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    Bah! Any pattern that mentions a scant 1/4 is banished from my life. Since that measurement can't be defined it is worthless.

    I also don't fret if I can't exactly meet the given dimensions of a pattern. For the most part (I said MOST not all) it just doesn't matter.

    I can't imagine my grandmother sitting at her treadle worrying if she is sewing a scant 1/4" - or a precise 1/4" either and she produced some amazing quilts!

    This is a hobby to be enjoyed, not to get tangled up in stuff that gives people stress.

  11. #11
    Power Poster BellaBoo's Avatar
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    I solved a lot of my 1/4" problems by using a thin thread for piecing. I learned that 50wt 3 ply is too thick for piecing when the seam is pressed to one side. I use 50wt 2 ply like Aurifil for the top, with a size 80/12 topstitch needle. For the bobbin I use size 60 or 70 poly. Most thin threads will be poly as it is stronger then cotton. 50wt 3 ply is great for machine quilting for the stitches to show.
    Got fabric?

  12. #12
    Super Member Deborahlees's Avatar
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    Quote Originally Posted by sewmary View Post
    Bah! Any pattern that mentions a scant 1/4 is banished from my life. Since that measurement can't be defined it is worthless.

    I also don't fret if I can't exactly meet the given dimensions of a pattern. For the most part (I said MOST not all) it just doesn't matter.

    I can't imagine my grandmother sitting at her treadle worrying if she is sewing a scant 1/4" - or a precise 1/4" either and she produced some amazing quilts!

    This is a hobby to be enjoyed, not to get tangled up in stuff that gives people stress.
    And I totally agree with you, it is a hobby, I just know that I have to watch myself because I get too generous with my seams, especially when I am merrily chain stitching along....and then this section does not match that section and non match the previous block.......just need some care but not TOTAL OBSESSION......
    Yes that is a real picture of my hometown Temecula, California. We feature premiere Wineries, World Class Golf Courses, Pechanga Indian Casino and Hot Air Balloons

  13. #13
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    a scant 1/4" is a couple of threads over.
    I don't think there's a specific foot for it on any machine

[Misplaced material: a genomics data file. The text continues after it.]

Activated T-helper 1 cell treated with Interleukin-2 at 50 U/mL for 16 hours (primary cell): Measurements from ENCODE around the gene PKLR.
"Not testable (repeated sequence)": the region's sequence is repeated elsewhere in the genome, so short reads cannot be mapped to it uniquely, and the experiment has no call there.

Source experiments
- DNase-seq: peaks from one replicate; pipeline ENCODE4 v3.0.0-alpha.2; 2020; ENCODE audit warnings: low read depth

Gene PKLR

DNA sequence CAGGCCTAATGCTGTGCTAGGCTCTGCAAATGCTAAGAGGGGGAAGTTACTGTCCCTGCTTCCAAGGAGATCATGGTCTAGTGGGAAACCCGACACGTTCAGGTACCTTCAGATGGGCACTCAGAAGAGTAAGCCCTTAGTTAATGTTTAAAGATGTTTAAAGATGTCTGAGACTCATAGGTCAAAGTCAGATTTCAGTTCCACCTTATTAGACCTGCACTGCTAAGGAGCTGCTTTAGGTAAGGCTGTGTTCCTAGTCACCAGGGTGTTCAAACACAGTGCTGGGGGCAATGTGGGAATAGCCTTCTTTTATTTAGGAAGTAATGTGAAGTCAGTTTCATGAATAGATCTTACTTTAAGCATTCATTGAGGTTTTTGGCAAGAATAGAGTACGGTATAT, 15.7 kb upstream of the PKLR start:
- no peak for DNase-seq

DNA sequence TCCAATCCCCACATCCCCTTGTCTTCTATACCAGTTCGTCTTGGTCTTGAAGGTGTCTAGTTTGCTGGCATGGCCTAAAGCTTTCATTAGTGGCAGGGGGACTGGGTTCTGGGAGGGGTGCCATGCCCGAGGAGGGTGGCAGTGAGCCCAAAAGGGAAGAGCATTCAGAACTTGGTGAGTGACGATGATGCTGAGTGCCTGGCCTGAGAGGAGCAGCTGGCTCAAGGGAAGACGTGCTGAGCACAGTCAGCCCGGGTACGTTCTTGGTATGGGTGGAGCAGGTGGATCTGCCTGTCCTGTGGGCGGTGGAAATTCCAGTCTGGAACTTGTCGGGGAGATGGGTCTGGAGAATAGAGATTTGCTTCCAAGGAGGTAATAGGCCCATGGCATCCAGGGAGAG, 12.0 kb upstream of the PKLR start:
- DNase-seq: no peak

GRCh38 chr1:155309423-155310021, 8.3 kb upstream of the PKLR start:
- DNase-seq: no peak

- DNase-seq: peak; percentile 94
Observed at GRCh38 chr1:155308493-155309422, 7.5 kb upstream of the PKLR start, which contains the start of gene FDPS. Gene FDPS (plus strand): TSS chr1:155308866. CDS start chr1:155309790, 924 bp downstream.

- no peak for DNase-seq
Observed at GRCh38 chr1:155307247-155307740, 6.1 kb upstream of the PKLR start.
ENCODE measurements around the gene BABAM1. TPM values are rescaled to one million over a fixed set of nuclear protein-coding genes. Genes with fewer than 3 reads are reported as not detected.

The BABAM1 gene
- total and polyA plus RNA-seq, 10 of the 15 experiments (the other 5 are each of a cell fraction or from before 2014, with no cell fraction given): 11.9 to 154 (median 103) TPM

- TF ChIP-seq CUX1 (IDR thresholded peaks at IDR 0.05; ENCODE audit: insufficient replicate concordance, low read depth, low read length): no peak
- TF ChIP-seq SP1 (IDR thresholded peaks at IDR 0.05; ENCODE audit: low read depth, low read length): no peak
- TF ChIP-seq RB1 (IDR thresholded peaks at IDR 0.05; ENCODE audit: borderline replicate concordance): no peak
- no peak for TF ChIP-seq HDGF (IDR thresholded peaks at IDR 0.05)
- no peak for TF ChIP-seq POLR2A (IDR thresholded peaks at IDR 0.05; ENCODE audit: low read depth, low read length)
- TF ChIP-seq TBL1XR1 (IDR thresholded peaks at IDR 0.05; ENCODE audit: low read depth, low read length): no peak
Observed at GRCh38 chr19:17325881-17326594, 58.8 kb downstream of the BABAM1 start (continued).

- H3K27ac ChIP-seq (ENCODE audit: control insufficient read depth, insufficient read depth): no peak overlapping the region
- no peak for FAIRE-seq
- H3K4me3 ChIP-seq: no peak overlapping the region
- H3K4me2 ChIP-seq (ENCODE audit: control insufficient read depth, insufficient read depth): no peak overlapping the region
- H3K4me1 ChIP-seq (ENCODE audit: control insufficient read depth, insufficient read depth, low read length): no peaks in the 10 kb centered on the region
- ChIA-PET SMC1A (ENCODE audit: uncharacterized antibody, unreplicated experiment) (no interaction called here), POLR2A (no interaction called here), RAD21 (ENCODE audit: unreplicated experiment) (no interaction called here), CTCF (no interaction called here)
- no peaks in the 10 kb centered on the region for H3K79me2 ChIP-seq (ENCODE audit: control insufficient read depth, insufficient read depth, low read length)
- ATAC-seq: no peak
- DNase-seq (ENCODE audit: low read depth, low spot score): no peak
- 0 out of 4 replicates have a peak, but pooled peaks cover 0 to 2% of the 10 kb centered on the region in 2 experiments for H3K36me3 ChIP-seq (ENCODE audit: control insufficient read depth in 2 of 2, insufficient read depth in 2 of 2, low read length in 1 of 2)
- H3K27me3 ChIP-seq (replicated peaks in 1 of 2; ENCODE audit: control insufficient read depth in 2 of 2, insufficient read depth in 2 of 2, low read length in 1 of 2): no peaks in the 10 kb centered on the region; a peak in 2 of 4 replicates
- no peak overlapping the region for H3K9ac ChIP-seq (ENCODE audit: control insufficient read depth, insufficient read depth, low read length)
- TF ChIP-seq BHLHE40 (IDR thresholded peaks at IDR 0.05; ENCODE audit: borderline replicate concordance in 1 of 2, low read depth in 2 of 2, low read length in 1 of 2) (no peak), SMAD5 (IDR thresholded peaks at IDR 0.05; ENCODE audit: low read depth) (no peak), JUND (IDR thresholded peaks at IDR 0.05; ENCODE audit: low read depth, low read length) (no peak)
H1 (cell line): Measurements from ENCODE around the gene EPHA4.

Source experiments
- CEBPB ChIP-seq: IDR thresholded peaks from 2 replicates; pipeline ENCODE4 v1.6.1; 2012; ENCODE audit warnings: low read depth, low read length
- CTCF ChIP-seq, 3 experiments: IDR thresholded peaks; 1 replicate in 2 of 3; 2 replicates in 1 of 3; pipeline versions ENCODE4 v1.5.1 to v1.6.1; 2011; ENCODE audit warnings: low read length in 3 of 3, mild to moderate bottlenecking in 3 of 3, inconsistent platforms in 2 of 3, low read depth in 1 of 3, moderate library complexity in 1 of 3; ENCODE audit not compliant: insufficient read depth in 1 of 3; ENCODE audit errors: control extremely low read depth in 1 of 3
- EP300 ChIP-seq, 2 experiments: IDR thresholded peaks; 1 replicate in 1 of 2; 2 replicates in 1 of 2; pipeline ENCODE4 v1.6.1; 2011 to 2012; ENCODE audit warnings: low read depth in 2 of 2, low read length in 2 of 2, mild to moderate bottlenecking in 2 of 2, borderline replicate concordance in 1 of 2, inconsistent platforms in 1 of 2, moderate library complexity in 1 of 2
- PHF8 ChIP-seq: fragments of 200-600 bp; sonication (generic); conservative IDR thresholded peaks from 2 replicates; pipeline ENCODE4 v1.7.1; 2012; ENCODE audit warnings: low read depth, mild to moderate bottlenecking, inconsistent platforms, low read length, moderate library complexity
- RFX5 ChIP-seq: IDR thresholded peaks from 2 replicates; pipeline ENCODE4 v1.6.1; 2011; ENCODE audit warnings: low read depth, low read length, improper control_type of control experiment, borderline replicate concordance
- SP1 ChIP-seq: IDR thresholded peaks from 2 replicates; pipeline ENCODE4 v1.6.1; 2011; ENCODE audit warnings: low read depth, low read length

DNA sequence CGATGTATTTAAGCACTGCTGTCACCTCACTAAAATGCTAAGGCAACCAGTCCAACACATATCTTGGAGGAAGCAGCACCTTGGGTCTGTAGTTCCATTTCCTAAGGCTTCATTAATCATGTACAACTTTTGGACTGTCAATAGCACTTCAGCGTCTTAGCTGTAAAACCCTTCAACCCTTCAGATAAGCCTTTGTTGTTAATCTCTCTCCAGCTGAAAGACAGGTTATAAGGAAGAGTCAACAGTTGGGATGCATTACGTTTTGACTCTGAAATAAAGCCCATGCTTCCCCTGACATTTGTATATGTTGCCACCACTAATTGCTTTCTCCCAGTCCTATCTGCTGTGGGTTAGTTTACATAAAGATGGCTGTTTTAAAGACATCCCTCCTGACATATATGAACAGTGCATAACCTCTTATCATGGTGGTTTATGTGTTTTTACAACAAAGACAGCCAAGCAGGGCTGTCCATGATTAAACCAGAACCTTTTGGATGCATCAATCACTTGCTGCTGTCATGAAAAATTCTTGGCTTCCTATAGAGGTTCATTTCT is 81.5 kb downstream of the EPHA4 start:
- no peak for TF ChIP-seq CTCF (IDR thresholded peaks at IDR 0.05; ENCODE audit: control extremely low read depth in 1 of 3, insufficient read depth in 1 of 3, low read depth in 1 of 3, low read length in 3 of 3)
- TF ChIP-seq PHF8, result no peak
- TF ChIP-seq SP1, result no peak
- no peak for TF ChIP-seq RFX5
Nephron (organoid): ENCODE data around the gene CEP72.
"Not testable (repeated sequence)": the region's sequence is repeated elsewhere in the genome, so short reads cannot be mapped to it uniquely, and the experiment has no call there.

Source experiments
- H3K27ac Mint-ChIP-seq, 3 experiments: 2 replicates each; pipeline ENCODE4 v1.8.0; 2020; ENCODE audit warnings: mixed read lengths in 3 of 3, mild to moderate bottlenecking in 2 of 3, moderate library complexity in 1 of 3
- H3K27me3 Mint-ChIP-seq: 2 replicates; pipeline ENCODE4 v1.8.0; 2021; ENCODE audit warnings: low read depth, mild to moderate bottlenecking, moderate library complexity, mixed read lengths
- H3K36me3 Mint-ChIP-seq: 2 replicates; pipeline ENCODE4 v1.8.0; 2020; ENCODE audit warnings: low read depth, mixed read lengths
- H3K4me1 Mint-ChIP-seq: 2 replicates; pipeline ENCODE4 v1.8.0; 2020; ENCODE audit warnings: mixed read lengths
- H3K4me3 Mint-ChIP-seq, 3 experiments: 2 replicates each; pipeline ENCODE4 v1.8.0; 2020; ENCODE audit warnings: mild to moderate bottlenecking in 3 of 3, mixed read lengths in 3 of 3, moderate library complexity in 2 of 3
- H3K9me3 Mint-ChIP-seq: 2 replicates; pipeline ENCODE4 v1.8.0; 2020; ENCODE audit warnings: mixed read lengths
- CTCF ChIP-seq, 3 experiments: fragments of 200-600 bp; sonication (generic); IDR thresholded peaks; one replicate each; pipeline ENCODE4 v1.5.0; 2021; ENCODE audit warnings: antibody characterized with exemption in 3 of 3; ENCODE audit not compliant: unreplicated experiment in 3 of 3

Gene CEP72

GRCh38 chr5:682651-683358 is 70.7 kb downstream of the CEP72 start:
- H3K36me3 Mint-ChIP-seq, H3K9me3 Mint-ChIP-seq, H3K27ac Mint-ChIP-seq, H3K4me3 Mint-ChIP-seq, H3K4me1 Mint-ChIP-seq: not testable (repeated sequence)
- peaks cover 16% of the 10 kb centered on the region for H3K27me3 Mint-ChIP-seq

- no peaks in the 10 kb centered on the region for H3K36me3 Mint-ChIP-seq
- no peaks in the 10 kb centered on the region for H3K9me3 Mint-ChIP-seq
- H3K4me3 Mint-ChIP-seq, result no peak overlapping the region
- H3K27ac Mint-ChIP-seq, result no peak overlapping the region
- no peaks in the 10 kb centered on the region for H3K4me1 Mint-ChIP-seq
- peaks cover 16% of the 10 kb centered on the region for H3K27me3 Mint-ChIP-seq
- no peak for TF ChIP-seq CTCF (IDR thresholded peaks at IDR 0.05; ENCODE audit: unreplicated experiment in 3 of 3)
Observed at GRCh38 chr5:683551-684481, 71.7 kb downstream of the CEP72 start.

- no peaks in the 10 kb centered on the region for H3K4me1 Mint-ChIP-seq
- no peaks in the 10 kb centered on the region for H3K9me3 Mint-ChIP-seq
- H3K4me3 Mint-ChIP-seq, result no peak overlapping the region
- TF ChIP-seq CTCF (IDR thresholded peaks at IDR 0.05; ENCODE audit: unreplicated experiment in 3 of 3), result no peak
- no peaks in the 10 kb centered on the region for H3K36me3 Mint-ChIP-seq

On my Jem Platinum I can set the stitch for a scant 1/4" - which is one of the reasons I bought it (plus it has a needle down function).
    Do what LindaR said.

  14. #14
    Super Member Scissor Queen's Avatar
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    Quote Originally Posted by grammy1231 View Post
    What is the difference between a 1/4" inch and a scant 1/4" seam? And where would I get such a presser foot for my husqvarna?
    The difference is not much. But it adds up. You can get a couple of tools to help with the scant seam allowance from Marci Baker.

    This tool, http://shop.online-quilting.com/shop...&category_id=2 will help you find the scant quarter on your machine.

    This tool, http://shop.online-quilting.com/shop...&category_id=2 will mark that edge so you know where it is.

  15. #15
    Super Member Neesie's Avatar
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    I sew with 1/4" seams, unless I'm making a HST (which will then be trimmed to size, if needed).
    Neesie


    By all means let's be open-minded, but not so open-minded that our brains drop out.
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  16. #16
    Junior Member msariano's Avatar
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    I agree with sewmary. I just don't pay attention to "scant".

  17. #17
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    As long as we are consistant, I think if we are making blocks for ourselves it isn't important as long as the finished pattern looks good.
    If we are making blocks for an exchange we have to be a little more dilligent so everyone's blocks fit together.
    http://www.oregonquilting.net
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  18. #18
    Power Poster Prism99's Avatar
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    Here's the thing. Patterns are actually created using perfect 1/4" seams. For example, a finished 9-patch block made with 3" squares means the finished block will measure exactly 9" square. Each patch gets an exact 1/4" seam added to it. So, patterns are made with exact measurements.

    The problem is that the thread you use to sew a seam, plus the little bit of fabric that is in the roll of the seam when you press it, eat up tiny bits of that perfect 1/4" seam. If you sew perfect 1/4" seams for that 9-patch block, meaning your needle enters the fabric exactly 1/4" from the edge of the pieces, you will end up with a finished block that measures something less than a perfect 9". This is because the thread used to sew the seams, and even more the "turn of the cloth" from each seam being ironed, both eat up a little bit of that perfect 1/4".